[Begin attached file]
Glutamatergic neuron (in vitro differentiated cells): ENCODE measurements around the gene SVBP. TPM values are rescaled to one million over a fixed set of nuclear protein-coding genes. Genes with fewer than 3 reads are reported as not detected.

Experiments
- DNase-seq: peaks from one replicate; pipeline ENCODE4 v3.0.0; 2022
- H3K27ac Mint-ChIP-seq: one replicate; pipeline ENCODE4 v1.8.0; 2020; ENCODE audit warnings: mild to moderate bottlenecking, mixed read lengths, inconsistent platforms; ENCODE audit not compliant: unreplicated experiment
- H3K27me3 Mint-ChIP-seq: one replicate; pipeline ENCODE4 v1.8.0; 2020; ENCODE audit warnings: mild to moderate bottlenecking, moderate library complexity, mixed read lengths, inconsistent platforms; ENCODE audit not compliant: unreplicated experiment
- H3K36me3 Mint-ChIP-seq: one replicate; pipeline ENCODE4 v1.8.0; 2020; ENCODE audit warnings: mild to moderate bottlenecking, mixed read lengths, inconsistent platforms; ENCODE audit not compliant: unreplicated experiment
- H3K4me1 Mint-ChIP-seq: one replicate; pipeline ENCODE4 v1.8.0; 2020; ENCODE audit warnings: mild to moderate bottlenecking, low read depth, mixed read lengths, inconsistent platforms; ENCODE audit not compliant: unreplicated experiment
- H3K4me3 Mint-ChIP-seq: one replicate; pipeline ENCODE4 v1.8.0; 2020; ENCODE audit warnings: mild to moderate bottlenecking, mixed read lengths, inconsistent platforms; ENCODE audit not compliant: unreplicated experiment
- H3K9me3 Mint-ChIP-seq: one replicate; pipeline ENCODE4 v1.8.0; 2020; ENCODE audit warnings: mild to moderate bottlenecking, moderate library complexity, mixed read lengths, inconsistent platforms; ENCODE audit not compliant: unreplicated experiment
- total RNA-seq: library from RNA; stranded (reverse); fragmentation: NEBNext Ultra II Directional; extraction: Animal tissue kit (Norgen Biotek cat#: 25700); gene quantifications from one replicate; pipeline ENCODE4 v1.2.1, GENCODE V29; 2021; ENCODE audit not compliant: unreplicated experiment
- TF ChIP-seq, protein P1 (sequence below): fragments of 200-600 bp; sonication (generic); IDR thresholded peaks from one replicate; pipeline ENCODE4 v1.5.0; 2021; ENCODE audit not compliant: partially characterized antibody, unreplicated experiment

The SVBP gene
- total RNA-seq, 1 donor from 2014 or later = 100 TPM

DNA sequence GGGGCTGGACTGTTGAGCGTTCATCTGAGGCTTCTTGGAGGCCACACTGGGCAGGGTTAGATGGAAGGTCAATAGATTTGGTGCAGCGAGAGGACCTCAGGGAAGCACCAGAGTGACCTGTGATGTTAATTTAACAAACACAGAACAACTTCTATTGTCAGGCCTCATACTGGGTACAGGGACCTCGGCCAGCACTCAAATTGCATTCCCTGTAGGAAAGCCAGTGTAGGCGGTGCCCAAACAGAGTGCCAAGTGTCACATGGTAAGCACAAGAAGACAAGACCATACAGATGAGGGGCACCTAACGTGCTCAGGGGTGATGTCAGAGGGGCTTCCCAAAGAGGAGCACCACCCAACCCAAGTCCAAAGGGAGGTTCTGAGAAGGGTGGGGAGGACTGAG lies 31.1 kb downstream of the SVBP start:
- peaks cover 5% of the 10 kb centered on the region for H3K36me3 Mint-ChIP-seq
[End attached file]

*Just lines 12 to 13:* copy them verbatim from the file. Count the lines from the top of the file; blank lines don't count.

The SVBP gene
- total RNA-seq, 1 donor from 2014 or later = 100 TPM